27. 27. 27 API • Platform – Storm, Scalding, Spark… • Producer.source(Platform) <- get data • Producer – collection of events • Transformations – map, filter, merge, leftJoin (lookup) • Output – write(sink), sumByKey(store) • Store – contains aggregate for each key, and reduce operation Click to enter confidentiality information
  28. 28. 28 Associative Reduce Click to enter confidentiality information
  29. 29. 29 WordCount SummingBird def wordCount[P <: Platform[P]] (source: Producer[P, String], store: P#Store[String, Long]) = source.flatMap { sentence => toWords(sentence).map(_ -> 1L) }.sumByKey(store) val stormTopology = Storm.remote(“stormName”).plan(wordCount) val hadoopJob = Scalding(“scaldingName”).plan(wordCount) Click to enter confidentiality information
  30. 30. 30 SparkStreaming
  31. 31. 31 First, there was the RDD • Spark is its own execution engine • With high-level API • RDDs are sharded collections • Can be mapped, reduced, grouped, filtered, etc
  32. 32. 32 DStream DStream DStream Spark Streaming Confidentiality Information Goes Here Single Pass Source Receiver RDD Source Receiver RDD RDD Filter Count Print Source Receiver RDD RDD RDD Single Pass Filter Count Print Pre-first Batch First Batch Second Batch
  33. 33. 33 DStream DStream DStreamSpark Streaming Confidentiality Information Goes Here Single Pass Source Receiver RDD Source Receiver RDD RDD Filter Count Print Source Receiver RDD RDD RDD Single Pass Filter Count Pre-first Batch First Batch Second Batch Stateful RDD 1 Print Stateful RDD 2 Stateful RDD 1
  34. 34. 34 Compared to SummingBird Differences: • Micro-batches • Completely new execution model • Real joins • Reduce is not limited to Monads • SparkStreaming has Richer API • Summingbird can aggregate batch and stream to one dataset • SparkStreaming runs in debugger Similarities: • Almost same code will run in batch and streams • Use of Scala • Use of functional programing concepts Click to enter confidentiality information
  35. 35. 35 Spark Example ©2014 Cloudera, Inc. All rights reserved. 1. val conf = new SparkConf().setMaster("local[2]”) 2. val sc = new SparkContext(conf) 3. val lines = sc.textFile(path, 2) 4. val words = lines.flatMap(_.split(" ")) 5. val pairs = words.map(word => (word, 1)) 6. val wordCounts = pairs.reduceByKey(_ + _) 7. wordCounts.print()
  36. 36. 36 Spark Streaming Example ©2014 Cloudera, Inc. All rights reserved. 1. val conf = new SparkConf().setMaster("local[2]”) 2. val ssc = new StreamingContext(conf, Seconds(1)) 3. val lines = ssc.socketTextStream("localhost", 9999) 4. val words = lines.flatMap(_.split(" ")) 5. val pairs = words.map(word => (word, 1)) 6. val wordCounts = pairs.reduceByKey(_ + _) 7. wordCounts.print() 8. ssc.start()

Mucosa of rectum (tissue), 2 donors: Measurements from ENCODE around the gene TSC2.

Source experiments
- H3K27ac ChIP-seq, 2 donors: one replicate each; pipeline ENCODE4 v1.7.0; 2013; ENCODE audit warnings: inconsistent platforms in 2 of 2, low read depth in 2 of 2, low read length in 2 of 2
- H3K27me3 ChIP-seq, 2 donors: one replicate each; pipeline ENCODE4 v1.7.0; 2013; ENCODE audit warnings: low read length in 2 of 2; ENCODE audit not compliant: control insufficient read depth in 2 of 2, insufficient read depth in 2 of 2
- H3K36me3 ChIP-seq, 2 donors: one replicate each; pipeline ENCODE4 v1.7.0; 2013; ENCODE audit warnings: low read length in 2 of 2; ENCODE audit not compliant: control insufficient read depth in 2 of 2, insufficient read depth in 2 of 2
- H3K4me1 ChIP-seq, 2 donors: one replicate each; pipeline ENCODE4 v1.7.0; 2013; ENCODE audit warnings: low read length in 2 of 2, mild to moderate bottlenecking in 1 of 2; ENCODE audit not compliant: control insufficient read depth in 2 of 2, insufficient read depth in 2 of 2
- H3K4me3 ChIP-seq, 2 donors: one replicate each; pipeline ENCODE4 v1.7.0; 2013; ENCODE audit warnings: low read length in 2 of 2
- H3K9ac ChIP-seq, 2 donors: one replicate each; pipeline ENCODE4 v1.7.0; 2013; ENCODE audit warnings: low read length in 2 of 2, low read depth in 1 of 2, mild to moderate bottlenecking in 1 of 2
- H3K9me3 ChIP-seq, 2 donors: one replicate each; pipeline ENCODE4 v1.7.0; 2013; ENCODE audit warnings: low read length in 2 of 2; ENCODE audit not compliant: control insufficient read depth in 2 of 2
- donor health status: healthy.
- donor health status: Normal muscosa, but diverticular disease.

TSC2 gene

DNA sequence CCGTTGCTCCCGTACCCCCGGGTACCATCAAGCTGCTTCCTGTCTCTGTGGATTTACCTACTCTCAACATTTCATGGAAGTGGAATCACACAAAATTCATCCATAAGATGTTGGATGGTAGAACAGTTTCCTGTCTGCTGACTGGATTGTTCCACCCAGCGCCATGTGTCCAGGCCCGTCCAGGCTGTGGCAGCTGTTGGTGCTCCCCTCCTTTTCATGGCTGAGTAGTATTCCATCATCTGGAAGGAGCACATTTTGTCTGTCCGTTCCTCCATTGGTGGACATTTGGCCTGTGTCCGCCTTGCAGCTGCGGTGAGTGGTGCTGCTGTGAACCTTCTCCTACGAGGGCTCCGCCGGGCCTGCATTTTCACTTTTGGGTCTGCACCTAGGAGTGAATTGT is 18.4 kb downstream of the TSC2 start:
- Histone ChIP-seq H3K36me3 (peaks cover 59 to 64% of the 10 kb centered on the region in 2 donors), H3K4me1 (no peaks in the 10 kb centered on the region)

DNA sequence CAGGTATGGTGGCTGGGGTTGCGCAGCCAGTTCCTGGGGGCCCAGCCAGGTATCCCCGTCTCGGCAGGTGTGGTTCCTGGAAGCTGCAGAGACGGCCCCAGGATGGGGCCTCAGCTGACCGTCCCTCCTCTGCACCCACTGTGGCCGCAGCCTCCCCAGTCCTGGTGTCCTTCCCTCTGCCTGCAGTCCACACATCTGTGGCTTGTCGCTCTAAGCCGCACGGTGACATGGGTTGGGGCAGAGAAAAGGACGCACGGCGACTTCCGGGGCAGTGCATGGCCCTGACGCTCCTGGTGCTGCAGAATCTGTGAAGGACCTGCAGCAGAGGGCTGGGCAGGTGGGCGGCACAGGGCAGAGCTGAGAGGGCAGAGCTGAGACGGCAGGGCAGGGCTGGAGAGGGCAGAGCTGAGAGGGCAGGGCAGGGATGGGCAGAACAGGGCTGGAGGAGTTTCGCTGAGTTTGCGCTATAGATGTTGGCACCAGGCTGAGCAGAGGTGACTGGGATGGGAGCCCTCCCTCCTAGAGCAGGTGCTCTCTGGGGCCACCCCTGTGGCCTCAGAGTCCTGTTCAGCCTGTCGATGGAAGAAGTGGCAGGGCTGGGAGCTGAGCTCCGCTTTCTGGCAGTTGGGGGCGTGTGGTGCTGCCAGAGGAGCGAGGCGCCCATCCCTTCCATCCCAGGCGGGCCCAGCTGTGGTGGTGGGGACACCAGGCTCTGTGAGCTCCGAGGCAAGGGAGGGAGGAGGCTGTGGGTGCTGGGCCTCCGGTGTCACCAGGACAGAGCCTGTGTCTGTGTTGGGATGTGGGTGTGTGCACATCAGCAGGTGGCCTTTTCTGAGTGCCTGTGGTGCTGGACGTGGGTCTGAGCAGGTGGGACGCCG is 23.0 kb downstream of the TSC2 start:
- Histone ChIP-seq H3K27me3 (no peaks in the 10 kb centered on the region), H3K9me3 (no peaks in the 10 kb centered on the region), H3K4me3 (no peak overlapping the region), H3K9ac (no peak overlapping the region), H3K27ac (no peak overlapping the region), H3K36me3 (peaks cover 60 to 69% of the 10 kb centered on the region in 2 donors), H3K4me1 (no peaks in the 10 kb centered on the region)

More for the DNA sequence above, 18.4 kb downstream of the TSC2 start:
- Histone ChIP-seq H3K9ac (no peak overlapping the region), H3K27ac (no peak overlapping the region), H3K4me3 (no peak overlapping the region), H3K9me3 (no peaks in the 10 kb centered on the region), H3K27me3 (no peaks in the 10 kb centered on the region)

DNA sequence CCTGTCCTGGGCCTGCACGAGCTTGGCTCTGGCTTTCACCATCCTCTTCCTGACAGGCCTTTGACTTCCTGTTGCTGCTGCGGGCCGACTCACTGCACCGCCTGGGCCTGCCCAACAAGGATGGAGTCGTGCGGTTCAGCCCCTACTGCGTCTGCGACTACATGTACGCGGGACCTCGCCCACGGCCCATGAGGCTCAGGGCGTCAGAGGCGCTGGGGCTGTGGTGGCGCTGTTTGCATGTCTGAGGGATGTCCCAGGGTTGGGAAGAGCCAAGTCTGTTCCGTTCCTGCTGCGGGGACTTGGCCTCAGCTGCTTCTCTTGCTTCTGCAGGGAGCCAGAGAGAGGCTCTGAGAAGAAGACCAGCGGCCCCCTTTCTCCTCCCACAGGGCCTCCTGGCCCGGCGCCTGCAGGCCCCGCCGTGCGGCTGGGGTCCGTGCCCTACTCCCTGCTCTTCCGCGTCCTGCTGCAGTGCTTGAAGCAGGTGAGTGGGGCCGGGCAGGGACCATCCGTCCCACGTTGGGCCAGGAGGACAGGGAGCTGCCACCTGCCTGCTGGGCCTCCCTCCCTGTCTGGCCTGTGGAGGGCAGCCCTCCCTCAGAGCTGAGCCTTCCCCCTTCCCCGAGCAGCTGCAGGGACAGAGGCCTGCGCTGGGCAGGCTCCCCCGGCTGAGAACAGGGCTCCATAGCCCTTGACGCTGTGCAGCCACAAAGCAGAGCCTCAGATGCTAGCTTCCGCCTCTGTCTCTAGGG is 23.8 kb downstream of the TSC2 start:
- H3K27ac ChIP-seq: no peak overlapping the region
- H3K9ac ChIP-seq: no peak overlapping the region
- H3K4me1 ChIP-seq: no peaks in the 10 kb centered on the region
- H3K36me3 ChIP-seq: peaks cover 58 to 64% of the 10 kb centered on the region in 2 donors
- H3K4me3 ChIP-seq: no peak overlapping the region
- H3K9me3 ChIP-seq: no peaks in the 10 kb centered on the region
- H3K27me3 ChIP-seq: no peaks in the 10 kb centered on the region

37. 37. 37 Apache Flink
  38. 38. 38 Execution Model You don’t want to know.
  39. 39. 39 Flink vs SparkStreaming Differences: • Flink is event-by-event streaming, events go through pipeline. • SparkStreaming has good integration with Hbase as state store • “checkpoint barriers” • Optimization based on strong typing • Flink is newer than SparkStreaming, there is less production experience Similarities: • Very similar APIs • Built-in stream-specific operators (windows) • Exactly once guarantees through checkpoints of offsets and state (Flink is limited to small state for now)
  40. 40. 40 WordCount Batch val env = ExecutionEnvironment.getExecutionEnvironment val text = getTextDataSet(env) val counts = text.flatMap { _.toLowerCase.split("W+") filter { _.nonEmpty } } .map { (_, 1) } .groupBy(0) .sum(1) counts.print() env.execute(“Wordcount Example”)
  41. 41. 41 WordCount Streaming val env = ExecutionEnvironment.getExecutionEnvironment val text = env.socketTextStream(host, port) val counts = text.flatMap { _.toLowerCase.split("W+") filter { _.nonEmpty } } .map { (_, 1) } .groupBy(0) .sum(1) counts.print() env.execute(“Wordcount Example”)
  42. 42. 42 Bring Your Own Framework
  43. 43. 43 If the requirements are simple…
  44. 44. 44 How difficult it is to parallelize transformations? Simple transformations Are simple
  45. 45. 45 Just add Kafka Kafka is a reliable data source You can read Batches Microbatches Streams Also allows for re-partitioning Click to enter confidentiality information
  46. 46. 46 Cluster management • Managing cluster resources used to be difficult • Now: – YARN – Mesos – Docker – Kubernetes Click to enter confidentiality information
  47. 47. 47 So your app should… • Allocate resources and track tasks with YARN / Mesos • Read from Kafka (however often you want) • Do simple transformations • Write to Kafka / Hbase • How difficult can it possibly be? Click to enter confidentiality information
  48. 48. 48 Parting Thoughts Click to enter confidentiality information
  49. 49. 49 Good engineering lessons • DRY – do you really need same code twice? • Error correction is critical • Reliability guarantees are critical • Debuggers are really nice • Latency / Throughput trade-offs • Use existing expertise • Stream processing is about patterns
  50. 50. Thank you